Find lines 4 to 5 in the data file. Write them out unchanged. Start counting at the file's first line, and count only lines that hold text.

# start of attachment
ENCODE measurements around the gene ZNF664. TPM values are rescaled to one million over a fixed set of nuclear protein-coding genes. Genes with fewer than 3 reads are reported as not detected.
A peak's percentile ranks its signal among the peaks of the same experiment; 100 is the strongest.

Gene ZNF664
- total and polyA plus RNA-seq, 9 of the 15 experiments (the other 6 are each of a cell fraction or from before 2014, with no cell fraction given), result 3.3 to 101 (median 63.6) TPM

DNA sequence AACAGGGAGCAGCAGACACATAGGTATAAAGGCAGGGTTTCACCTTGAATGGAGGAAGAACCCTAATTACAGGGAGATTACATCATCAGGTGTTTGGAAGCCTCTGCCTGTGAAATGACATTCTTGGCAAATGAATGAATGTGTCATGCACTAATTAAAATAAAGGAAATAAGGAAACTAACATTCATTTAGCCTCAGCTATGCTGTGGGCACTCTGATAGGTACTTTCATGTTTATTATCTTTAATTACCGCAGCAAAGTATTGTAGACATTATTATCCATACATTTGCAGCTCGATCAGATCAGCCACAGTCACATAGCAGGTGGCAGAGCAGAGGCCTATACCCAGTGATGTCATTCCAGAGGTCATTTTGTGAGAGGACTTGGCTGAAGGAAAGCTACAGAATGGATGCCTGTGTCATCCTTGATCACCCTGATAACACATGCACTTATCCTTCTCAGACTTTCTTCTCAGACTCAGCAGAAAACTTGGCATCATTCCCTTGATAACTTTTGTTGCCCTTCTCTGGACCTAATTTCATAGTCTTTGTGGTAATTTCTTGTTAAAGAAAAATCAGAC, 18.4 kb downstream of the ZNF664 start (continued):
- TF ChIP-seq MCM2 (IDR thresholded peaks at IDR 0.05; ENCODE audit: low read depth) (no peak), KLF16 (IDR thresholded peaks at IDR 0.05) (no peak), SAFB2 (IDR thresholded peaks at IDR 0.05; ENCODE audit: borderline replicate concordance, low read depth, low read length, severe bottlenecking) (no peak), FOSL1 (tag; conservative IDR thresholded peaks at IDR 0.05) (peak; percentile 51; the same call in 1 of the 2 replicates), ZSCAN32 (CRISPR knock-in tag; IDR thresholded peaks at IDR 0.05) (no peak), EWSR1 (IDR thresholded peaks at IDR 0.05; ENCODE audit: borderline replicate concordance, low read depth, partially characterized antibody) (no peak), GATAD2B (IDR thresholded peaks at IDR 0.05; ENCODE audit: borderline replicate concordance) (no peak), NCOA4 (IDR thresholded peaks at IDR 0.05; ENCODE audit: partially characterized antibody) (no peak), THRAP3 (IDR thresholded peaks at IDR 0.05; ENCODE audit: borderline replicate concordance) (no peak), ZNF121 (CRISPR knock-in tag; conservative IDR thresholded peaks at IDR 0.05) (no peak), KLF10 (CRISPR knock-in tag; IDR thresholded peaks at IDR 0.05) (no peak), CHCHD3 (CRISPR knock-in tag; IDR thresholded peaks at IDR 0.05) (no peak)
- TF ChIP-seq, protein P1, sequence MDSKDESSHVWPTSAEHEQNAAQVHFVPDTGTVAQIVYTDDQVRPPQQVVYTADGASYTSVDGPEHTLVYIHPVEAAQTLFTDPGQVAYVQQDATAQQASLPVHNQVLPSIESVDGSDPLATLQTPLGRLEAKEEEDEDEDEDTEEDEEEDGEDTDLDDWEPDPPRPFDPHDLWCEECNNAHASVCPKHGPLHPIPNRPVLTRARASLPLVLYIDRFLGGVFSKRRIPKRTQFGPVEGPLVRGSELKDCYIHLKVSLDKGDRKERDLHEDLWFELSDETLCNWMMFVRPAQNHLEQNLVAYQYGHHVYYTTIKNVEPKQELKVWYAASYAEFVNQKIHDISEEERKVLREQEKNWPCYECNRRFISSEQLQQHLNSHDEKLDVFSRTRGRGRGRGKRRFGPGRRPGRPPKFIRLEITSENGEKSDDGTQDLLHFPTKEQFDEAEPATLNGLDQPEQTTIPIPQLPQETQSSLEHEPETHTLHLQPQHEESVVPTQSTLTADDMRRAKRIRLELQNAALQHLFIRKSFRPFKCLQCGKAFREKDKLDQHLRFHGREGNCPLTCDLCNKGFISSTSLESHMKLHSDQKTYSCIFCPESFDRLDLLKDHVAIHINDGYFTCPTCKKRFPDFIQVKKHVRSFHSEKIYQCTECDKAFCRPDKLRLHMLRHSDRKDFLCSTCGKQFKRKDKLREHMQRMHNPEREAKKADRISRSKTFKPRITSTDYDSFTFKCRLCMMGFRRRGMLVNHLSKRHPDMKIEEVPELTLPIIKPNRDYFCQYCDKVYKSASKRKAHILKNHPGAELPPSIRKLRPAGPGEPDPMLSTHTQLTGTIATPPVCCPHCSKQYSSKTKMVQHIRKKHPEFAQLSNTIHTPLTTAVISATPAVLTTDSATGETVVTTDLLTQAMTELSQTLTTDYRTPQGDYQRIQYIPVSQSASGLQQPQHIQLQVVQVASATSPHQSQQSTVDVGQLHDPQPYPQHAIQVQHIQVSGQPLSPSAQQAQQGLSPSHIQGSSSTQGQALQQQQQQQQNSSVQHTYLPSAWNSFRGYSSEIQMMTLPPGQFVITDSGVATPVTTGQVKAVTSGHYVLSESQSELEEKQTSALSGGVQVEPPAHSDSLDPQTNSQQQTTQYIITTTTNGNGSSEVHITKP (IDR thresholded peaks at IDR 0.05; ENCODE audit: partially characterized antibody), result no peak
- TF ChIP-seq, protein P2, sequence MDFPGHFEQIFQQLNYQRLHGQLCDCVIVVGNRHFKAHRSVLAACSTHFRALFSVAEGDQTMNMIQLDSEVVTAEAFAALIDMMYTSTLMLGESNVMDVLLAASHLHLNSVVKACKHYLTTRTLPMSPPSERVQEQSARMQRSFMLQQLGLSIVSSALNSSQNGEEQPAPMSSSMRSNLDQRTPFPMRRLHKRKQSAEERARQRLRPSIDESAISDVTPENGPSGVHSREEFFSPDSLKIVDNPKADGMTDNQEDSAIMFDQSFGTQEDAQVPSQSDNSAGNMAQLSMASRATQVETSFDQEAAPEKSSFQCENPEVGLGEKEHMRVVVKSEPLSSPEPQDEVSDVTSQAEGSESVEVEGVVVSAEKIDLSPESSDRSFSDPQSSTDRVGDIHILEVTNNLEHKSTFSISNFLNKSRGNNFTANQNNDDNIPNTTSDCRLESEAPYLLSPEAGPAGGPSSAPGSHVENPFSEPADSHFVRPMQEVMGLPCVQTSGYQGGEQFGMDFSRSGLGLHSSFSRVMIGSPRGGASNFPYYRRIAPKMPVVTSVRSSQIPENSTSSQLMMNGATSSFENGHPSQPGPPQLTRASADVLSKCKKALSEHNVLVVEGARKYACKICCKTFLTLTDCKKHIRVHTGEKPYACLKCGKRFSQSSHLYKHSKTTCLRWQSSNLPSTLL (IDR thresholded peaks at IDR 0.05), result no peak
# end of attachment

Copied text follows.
- total and polyA plus RNA-seq, 9 of the 15 experiments (the other 6 are each of a cell fraction or from before 2014, with no cell fraction given), result 3.3 to 101 (median 63.6) TPM

DNA sequence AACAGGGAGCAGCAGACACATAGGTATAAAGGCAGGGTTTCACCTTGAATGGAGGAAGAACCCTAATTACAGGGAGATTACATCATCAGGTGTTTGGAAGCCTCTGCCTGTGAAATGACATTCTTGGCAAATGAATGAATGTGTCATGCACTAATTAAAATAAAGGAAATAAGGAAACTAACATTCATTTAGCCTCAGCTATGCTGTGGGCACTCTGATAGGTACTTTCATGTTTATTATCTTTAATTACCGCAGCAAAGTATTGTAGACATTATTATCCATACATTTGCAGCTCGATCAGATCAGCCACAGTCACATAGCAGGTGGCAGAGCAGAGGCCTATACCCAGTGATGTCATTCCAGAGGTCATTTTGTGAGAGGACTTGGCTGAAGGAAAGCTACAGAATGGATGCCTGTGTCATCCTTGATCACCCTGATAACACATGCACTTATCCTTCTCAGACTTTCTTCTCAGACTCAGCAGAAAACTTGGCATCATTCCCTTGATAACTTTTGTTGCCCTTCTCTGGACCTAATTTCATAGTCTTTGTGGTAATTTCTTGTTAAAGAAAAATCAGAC, 18.4 kb downstream of the ZNF664 start (continued):